Last modified: 2014-06-28 by andrew weeks
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The first mention, which names Krosno as one of 34 estates in Małopolska
(Lesser Poland) granted to the Lubusz (German: Lebus) Bishopric,
appears in a document signed by Leszek II the Black, Duke of Cracow, in
However, the oldest traces of settlement in the fork of the Wisłok and Lubatówka Rivers, found during archaeological research, date back to the 10th and 11th centuries.
Today it is difficult to determine definitely the etymology of the place-name of Krosno. Scholars give several versions explaining the origin of the name. Some researchers thought that the name is connected with "weaving loom" (in Polish:" krosno"), while others traced it back to "pustules", "pimples" or "being pimply" (in Polish: "krosta", "krostowatość"), which apparently reflected the bumpy shape of the area where the first settlement was founded. Finally an opinion was adopted that the original Polish name disappeared and the existing name is the result of a transformation of the German (Walddeutsche) name "Krossen".
The date of the first foundation charter of the town is not known though we may presume that the oldest preserved royal document of Casimir the Great, dating from 1367, regarding the sale of the Krosno aldermanship, was modelled on an earlier foundation act. Hence it should be assumed that about the middle of the 14th century, King Casimir transformed Krosno from a settlement into a town chartered according to the Magdeburg rights and brought in a numerous group of German settlers.
Krosno, a royal town from its origin, used the coat of arms of the Piasts
from Kujawy (half an eagle and half a lion with a crown over their heads)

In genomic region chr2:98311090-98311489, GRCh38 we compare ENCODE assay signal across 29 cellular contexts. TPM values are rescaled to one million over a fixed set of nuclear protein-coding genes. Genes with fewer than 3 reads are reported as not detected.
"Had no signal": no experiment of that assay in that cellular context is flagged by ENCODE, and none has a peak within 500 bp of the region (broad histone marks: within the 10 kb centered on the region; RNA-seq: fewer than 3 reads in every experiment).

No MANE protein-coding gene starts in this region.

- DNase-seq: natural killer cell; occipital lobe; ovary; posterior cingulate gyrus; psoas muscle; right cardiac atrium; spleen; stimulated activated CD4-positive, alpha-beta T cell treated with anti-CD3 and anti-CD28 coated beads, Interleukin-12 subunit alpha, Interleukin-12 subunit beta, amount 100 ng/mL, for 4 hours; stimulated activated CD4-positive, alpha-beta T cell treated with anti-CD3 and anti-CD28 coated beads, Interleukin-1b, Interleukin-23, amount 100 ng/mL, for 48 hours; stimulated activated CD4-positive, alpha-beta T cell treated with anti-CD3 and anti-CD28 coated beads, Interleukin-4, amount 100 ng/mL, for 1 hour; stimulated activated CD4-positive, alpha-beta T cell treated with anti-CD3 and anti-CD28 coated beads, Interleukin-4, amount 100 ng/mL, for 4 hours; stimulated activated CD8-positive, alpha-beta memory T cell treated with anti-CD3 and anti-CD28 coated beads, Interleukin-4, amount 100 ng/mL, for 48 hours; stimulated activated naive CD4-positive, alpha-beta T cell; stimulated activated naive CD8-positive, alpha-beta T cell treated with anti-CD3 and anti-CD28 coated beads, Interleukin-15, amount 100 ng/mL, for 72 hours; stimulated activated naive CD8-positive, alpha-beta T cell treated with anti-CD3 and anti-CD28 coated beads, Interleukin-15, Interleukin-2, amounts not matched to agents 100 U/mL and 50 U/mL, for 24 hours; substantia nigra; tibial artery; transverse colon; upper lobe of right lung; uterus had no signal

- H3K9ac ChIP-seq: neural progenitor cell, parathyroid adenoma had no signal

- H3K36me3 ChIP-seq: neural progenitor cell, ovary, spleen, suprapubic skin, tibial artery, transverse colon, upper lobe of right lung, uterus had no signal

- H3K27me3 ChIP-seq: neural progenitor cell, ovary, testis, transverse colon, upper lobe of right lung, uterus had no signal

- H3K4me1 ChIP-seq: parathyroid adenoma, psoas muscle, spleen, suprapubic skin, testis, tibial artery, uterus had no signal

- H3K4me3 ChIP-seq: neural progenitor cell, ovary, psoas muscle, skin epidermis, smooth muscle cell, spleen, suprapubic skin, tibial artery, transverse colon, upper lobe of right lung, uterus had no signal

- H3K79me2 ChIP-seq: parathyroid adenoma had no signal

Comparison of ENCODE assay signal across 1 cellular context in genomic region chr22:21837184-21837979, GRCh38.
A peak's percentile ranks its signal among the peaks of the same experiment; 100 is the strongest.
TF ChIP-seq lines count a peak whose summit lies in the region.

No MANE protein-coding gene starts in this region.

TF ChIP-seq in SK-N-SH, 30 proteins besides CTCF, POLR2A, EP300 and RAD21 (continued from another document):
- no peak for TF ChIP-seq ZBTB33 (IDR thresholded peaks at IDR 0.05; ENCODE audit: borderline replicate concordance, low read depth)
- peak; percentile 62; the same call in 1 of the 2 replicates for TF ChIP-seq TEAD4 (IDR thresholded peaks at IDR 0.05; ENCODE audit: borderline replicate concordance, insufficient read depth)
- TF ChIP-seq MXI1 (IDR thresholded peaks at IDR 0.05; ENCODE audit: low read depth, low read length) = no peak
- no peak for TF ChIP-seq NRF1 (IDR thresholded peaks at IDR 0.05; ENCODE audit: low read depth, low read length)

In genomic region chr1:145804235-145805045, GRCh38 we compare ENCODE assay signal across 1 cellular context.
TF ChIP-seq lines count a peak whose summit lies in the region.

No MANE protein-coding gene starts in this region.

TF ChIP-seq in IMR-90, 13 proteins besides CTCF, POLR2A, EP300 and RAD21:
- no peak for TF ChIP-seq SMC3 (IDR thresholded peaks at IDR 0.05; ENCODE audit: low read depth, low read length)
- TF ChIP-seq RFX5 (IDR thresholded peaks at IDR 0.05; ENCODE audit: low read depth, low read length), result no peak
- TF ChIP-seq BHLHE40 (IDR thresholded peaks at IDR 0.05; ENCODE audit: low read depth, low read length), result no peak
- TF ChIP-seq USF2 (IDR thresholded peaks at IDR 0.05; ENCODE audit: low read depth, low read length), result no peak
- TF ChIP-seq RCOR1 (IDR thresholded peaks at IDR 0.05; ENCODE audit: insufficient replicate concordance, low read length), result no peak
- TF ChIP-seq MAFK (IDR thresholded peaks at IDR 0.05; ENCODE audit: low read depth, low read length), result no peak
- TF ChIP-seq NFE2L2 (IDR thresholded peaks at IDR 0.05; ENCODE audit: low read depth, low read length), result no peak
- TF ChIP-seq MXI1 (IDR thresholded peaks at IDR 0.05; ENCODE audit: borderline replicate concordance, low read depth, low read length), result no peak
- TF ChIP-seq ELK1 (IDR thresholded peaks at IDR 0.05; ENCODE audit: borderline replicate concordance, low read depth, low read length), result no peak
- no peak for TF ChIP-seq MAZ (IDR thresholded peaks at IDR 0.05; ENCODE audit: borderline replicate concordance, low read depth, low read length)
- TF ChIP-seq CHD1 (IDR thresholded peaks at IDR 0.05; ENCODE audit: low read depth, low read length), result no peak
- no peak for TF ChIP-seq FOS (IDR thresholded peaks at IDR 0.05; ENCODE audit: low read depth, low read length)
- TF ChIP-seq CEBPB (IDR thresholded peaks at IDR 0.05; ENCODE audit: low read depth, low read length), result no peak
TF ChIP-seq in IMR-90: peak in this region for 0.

and, owing to the king's foundation, was surrounded with a defensive wall
as early as the 14th century. During the reign of Casimir the Great the
construction of stone fortifications was
begun to encircle the hill. But it was only under King Ladislaus Jagiello that the full-length stone and partly earth town fortifications were completed. Two gates led into the town: the Hungarian one from the south-east and the Cracow one from the north-west. The well-fortified and secure town provided perfect conditions for the development of craft and trade. The statutes of the butchers guild were known as early as 1403 and in the middle of the 15th century the guilds of bakers, shoemakers, tailors, blacksmiths as well as clothiers and fullers were constituted. Krosno became an important production centre of cloths and fustians.
The mediaeval town had waterworks and a sewage system, which is the evidence of its importance and the wealth of its inhabitants.
The privilege granted by King Casimir IV Jagiellon in 1461 shows that Krosno, next to Cracow and Lwow, was the third town in the Kingdom of Poland with such facilities. The archaeological research conducted recently, based on the dendrochronological method, enabled scholars to move the date of the system's installation back to the middle of the 14th century. The pipe-line master dealt with repairs and maintenance of the whole water-supply and sewage systems. From the research conducted by the Krosno archaeologists it appears that the system was used until the beginning of the 19th century.
The 15th century meant the beginning of commerce development for Krosno. Apart from local trade during weekly Monday fairs the town participated in a large-scale import-export and transit commerce. The main trade routes led to the Red Ruthenia, Hungary and the countries of southern Europe. The largest transactions were made during yearly fairs held three times a year. The trade was mainly in local cloths and baizes, horses, cattle, copperware and imported commodities made of copper and iron, and obviously, in Hungarian wine, on which several Krosno merchant families made fortunes.